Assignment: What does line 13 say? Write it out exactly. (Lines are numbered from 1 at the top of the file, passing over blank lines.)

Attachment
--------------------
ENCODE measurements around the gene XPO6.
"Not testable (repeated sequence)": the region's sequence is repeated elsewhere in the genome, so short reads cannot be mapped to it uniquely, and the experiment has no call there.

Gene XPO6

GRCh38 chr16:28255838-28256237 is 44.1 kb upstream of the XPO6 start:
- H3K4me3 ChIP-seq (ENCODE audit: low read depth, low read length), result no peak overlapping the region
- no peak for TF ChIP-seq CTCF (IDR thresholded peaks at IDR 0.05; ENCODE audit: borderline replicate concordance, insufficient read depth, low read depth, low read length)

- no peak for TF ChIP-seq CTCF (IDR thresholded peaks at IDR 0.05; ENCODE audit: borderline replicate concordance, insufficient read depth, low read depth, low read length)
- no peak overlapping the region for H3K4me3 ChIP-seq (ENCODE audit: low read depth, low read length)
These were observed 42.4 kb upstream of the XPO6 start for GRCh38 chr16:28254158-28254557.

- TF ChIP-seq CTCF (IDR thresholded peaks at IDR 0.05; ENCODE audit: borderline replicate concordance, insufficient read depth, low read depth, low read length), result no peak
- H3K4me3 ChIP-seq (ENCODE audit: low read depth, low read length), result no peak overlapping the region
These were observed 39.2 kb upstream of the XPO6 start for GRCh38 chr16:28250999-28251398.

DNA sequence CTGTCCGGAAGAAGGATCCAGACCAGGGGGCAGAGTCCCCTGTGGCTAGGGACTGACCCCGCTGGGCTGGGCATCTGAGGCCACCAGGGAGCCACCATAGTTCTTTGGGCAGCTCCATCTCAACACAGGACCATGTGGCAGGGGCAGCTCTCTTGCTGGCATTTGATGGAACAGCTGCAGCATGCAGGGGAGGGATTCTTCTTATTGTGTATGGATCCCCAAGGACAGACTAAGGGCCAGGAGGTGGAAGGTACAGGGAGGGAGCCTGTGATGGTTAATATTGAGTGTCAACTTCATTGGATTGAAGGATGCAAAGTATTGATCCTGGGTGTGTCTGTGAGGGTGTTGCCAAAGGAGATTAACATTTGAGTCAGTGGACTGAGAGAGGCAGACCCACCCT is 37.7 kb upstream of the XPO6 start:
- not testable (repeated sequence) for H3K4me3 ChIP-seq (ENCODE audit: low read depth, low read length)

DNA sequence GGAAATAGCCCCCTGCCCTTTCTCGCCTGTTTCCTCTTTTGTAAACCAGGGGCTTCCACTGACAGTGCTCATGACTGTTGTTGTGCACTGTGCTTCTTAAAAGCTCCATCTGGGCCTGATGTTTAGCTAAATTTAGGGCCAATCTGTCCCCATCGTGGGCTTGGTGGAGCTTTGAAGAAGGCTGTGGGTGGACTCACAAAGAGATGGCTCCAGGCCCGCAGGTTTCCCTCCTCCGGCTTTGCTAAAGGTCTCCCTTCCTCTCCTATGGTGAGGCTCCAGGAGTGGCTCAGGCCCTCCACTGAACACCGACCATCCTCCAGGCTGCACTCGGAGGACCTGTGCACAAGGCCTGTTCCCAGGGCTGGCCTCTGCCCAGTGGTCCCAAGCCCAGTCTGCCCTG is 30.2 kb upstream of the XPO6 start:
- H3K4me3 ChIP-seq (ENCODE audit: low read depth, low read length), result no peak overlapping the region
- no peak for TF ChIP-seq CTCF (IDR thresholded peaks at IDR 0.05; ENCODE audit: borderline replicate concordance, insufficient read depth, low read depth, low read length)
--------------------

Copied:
DNA sequence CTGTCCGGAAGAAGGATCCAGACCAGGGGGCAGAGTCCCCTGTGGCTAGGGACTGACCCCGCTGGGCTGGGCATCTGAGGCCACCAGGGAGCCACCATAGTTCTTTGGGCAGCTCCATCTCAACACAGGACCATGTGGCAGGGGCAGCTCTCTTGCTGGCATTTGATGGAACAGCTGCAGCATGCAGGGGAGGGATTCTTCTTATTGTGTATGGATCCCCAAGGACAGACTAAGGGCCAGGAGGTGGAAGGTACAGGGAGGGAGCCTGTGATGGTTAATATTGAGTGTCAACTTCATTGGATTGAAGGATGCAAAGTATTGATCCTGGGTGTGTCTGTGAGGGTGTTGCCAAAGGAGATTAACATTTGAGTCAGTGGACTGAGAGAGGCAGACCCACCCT is 37.7 kb upstream of the XPO6 start: